Why is the order reversed on measurement?

from qiskit import(
from qiskit.visualization import plot_histogram

# Use Aer's qasm_simulator
simulator = Aer.get_backend('qasm_simulator')

# Create a Quantum Circuit acting on the q register
circuit = QuantumCircuit(3, 3)

# Add a X gate on qubit 0

# Add a CX (CNOT) gate on control qubit 0 and target qubit 1
circuit.cx(0, 1)

# Map the quantum measurement to the classical bits
circuit.measure([0,1,2], [0,1,2])

# Execute the circuit on the qasm simulator
job = execute(circuit, simulator, shots=1000)

# Grab results from the job
result = job.result()

# Returns counts
counts = result.get_counts(circuit)
print("\nTotal count:",counts)

# Draw the circuit

Got result:

Total count for 00 and 11 are: {'011': 1000}

But I'm expecting '110'.


I still run into this issue too. If you consider $|q0\rangle$ to be the most significant bit (MSB) you have to map it to the most significant classical bit as well, which is in your case a bit no. 2. Or you can flip your quatnum circuit upside down and then $|q0\rangle$ become the least significant bit (LSB) and the measurement will meet your expectation.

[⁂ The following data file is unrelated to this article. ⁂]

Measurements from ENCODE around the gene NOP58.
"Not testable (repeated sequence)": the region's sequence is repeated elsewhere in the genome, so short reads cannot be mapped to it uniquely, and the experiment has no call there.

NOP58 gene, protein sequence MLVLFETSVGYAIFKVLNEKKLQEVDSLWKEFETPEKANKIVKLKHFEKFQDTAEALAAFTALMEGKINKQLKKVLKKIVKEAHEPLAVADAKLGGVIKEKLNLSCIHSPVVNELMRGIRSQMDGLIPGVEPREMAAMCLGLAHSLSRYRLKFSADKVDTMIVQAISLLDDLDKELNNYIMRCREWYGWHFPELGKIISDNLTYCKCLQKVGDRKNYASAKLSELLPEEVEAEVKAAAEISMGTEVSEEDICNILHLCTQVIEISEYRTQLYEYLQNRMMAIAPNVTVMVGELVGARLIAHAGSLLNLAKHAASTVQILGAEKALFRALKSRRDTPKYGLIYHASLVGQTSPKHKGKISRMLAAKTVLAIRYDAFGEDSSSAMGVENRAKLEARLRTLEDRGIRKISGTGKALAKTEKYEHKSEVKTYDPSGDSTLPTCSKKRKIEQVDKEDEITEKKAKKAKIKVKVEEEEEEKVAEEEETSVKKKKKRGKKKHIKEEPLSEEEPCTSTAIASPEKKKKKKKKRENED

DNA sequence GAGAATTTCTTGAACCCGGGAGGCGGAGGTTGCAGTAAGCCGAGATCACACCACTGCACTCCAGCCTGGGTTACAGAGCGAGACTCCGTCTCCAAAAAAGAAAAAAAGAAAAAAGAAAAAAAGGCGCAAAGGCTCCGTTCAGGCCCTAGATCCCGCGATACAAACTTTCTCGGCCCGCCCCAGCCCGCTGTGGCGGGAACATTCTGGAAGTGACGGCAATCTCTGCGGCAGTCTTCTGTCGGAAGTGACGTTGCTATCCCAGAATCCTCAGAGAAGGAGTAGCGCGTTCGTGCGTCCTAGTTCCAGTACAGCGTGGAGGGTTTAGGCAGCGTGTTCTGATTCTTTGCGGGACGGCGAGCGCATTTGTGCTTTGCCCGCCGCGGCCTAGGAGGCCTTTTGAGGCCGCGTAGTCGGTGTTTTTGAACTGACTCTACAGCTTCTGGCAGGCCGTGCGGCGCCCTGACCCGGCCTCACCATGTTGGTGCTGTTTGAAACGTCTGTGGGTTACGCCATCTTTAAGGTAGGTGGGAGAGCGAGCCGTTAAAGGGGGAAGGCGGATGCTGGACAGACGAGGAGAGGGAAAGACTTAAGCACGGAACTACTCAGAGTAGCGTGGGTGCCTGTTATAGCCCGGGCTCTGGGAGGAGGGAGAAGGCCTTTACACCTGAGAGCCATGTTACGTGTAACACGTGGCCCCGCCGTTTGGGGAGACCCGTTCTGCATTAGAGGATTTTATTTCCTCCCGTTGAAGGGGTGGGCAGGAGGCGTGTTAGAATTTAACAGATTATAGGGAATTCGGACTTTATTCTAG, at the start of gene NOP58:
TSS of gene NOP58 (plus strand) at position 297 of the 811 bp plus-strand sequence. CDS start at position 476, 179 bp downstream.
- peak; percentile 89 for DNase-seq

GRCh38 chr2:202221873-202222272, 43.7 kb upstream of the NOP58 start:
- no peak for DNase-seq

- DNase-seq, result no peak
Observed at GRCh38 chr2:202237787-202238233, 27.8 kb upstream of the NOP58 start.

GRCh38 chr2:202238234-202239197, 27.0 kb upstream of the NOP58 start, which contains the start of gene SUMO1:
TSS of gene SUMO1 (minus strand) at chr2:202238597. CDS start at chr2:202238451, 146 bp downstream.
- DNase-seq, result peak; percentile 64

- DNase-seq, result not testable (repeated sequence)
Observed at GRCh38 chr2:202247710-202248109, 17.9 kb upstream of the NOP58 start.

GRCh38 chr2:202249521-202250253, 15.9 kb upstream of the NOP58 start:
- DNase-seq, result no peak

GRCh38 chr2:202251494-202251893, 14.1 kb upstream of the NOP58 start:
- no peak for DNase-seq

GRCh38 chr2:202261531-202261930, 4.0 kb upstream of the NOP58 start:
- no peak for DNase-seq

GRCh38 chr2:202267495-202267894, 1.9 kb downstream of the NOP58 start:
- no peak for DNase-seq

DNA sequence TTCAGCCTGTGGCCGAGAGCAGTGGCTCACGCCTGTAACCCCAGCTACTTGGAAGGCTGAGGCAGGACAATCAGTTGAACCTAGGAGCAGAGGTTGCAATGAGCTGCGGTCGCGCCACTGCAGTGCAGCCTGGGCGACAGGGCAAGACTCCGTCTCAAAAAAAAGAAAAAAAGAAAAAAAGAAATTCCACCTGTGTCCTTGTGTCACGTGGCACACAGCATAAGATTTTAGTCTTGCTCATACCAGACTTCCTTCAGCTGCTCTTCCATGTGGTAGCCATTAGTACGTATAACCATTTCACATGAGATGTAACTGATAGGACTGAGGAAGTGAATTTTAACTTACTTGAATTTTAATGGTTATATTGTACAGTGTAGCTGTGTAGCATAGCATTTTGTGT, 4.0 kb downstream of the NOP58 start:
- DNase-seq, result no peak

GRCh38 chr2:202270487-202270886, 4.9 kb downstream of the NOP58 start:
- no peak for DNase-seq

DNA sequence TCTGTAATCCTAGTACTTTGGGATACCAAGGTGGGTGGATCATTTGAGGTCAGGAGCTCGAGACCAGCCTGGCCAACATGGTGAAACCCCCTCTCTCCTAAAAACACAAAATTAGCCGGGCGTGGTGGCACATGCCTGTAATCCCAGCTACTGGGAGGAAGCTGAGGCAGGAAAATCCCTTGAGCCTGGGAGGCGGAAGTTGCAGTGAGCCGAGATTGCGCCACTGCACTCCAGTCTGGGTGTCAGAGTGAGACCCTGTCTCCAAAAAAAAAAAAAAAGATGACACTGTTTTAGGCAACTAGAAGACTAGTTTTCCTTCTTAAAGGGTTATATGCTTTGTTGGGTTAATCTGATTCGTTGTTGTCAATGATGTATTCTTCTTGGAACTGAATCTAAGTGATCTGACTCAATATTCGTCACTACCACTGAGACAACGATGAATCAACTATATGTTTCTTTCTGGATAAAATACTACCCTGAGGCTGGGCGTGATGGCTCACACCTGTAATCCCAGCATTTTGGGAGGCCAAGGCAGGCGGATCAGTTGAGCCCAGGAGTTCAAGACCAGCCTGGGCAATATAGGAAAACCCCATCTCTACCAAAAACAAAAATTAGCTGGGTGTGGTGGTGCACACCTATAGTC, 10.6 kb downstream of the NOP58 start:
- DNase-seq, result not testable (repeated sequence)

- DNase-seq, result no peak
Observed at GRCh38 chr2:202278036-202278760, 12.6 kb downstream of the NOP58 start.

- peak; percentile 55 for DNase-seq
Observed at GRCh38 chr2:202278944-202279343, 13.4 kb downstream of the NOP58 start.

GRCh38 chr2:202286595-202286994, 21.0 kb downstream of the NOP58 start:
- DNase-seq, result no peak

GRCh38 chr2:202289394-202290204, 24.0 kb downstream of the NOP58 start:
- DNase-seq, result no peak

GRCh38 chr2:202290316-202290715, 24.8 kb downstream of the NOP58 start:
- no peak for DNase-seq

A code

circuit.measure([0,1,2], [0,1,2])

is valid in case $|q0\rangle$ is LSB and

circuit.measure([0,1,2], [2,1,0])

in case $|q0\rangle$ is MSB.

I think that the reason for this arrangement is simply a convention, so you can choose whether $|q0\rangle$ is MSB or LSB and set the measurement procedure accordingly.

  • $\begingroup$ Just note, the same problem occurs in QASM. $\endgroup$ – Martin Vesely Nov 21 '19 at 22:40

Your Answer

By clicking “Post Your Answer”, you agree to our terms of service, privacy policy and cookie policy

Not the answer you're looking for? Browse other questions tagged or ask your own question.